Thursday, September 24, 2009

The estrado: We aren't in Windsor Castle anymore

For centuries, Spanish women retained a Moorish custom that surprised foreign visitors.

[The estrado in the Museo Casa de Cervantes in Valladolid, where he lived between 1604 and 1606. The first edition of Don Quixote was published in 1605.]


In Chapter 20, Oriana was in her chamber when she learned that Amadis had been killed, and she collapsed. Mabilia "turned and saw Oriana lying on the estrado as if she were dead..."

What's an estrado? In Tesoro de la lengua castellana o española, published in 1611, Sebastían de Covarrubias defined it as: "The place were ladies sit on cushions and receive vistors."

There's a little more to it than that. Properly speaking, the estrado was a raised wooden platform in a corner of the room, but its name became synonymous with that room, which was used for receiving visitors and was usually the most richly decorated room of the house. A wealthy woman might also have an estrado in her personal chambers.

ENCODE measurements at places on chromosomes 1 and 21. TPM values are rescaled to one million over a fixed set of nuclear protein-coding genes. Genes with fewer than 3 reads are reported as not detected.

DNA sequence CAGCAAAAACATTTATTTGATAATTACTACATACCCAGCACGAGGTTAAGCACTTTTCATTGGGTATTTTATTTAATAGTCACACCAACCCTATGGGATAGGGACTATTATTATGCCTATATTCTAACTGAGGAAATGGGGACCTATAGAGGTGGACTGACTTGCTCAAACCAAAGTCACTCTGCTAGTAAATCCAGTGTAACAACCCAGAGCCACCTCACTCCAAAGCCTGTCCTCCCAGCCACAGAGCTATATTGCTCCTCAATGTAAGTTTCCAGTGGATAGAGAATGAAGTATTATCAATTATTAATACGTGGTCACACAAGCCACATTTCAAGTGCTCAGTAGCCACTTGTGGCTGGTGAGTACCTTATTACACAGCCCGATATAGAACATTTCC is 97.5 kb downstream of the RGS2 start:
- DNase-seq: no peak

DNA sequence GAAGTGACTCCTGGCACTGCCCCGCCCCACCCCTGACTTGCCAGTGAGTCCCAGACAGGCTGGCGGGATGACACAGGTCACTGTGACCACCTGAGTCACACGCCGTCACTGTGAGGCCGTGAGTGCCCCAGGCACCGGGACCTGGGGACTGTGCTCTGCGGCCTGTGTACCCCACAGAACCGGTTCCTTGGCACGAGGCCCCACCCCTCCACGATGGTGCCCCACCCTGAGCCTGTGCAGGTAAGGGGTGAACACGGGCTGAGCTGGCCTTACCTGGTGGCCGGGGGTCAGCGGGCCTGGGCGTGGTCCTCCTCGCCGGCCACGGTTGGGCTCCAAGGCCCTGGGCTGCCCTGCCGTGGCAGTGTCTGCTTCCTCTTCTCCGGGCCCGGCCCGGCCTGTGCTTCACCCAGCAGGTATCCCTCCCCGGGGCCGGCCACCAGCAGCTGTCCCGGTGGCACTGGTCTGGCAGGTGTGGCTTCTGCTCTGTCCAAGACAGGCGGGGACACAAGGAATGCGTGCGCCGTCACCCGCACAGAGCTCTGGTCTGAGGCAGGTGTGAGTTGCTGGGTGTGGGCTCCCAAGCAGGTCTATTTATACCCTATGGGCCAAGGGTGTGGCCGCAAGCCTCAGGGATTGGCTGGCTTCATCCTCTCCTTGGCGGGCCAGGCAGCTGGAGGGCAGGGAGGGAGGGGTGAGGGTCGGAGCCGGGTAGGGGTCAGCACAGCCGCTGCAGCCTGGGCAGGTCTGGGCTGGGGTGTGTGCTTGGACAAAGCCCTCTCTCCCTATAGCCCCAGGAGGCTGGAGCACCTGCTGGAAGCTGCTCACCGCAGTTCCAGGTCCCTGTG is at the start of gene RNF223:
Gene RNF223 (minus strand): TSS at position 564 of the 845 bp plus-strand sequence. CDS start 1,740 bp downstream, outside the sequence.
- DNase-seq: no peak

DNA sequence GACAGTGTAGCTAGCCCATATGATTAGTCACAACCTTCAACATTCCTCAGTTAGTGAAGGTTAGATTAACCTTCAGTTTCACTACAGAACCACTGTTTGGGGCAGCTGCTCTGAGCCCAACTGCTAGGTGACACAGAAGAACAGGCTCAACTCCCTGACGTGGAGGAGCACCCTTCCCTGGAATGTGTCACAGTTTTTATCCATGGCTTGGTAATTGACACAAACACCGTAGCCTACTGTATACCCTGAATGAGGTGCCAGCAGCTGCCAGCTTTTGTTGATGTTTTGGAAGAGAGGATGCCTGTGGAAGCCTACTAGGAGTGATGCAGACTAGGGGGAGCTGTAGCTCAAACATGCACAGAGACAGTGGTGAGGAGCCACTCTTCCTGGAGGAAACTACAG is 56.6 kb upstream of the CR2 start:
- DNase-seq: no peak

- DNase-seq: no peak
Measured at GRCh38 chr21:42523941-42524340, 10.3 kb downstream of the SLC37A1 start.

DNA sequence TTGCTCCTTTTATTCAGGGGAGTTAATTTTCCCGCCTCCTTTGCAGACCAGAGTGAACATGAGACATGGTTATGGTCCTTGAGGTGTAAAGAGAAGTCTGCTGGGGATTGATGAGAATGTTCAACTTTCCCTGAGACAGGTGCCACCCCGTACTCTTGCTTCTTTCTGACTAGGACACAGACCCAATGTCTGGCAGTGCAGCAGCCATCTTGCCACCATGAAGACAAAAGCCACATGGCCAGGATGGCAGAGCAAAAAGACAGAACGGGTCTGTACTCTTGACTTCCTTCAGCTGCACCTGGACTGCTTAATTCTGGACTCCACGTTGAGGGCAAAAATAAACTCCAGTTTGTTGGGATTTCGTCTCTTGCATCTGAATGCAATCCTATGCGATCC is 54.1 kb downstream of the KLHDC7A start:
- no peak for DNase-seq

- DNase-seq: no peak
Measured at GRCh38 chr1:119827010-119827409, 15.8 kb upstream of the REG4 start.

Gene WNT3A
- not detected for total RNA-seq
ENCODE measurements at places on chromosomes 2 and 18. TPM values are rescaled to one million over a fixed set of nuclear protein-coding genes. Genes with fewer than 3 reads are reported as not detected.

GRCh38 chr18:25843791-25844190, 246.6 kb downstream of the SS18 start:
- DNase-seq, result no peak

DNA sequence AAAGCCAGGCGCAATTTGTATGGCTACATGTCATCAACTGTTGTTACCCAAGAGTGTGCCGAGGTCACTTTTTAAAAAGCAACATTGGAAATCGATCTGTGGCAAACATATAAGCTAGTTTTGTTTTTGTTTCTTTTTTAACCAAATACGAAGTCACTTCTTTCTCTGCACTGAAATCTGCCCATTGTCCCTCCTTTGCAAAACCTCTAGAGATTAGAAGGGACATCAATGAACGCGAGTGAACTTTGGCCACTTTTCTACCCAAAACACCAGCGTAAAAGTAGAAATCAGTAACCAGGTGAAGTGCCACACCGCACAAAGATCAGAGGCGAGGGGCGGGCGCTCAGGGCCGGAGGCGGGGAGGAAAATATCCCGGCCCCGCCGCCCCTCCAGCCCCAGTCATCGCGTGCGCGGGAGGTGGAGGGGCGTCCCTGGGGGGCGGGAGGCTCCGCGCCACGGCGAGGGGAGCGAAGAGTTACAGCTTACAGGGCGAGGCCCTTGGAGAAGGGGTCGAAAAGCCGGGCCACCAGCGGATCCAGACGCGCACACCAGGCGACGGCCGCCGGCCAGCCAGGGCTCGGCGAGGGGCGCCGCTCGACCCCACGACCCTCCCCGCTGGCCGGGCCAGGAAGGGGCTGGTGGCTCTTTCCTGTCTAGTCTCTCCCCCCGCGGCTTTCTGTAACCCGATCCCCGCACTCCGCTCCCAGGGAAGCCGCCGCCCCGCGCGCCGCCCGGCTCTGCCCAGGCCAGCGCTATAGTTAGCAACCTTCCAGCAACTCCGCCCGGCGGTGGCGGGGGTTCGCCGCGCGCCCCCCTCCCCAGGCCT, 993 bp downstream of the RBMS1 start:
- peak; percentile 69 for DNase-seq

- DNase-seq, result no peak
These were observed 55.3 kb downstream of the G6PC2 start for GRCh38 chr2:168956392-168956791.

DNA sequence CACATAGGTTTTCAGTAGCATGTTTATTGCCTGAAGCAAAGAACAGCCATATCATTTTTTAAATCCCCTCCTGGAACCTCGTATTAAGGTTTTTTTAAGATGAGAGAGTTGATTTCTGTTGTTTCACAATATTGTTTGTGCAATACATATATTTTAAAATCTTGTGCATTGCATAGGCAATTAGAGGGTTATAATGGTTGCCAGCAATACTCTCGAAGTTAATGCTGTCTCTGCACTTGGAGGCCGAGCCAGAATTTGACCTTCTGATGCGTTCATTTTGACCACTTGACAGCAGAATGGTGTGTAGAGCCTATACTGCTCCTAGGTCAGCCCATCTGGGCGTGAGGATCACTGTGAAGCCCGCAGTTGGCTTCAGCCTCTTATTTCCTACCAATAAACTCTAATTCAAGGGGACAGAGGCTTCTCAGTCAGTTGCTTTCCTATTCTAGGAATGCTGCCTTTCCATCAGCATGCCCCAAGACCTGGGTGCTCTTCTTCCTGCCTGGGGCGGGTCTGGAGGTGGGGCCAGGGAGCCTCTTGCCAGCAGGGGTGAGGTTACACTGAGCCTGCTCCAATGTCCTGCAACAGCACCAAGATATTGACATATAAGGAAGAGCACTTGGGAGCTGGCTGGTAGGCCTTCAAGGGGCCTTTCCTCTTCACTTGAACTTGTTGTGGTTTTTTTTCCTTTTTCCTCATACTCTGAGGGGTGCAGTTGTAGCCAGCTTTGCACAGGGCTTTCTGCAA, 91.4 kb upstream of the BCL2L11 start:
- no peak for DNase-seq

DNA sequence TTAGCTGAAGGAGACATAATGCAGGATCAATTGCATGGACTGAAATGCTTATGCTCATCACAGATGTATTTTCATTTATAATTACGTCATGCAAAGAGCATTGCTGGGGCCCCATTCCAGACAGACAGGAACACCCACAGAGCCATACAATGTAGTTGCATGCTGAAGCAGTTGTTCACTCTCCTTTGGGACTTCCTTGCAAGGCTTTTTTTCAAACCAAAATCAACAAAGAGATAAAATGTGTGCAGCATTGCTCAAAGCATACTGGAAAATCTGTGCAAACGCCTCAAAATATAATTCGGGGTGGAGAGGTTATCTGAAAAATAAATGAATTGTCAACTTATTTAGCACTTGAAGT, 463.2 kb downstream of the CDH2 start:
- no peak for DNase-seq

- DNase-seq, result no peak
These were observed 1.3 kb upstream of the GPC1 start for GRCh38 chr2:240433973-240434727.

The raised dias offered protection against cold, damp floors. It would be covered with a rug or mat. Tapestries and draperies on the walls would also help keep out the cold. The furnishings, such as tables and desks, were low because the women sat on cushions, pillows, or low stools.

There they would sit and spin, sew, embroider, read, write, play music, receive visitors and chat with them there. Female visitors would join them on the estrado, but males would sit next to it on chairs. (Cervantes, little respectful of customs, described the estrado as a good place to take a siesta.)

The estrado, a custom inherited from the Moors, endured in Spain until almost 1700.

Amadis of Gaul takes place in far-off exotic locales -- exotic to 14th-century Spanish audiences -- in this case, in far-off exotic Windsor, which is written "Vindilisora" in the original Spanish text. The author knew about Britain only second- or third-hand at best, and so the details, including the names of places as well as their furnishings, are sometimes imprecise.

Every now and then a detail pops up that reminds us that this fantasyland was made in Spain.

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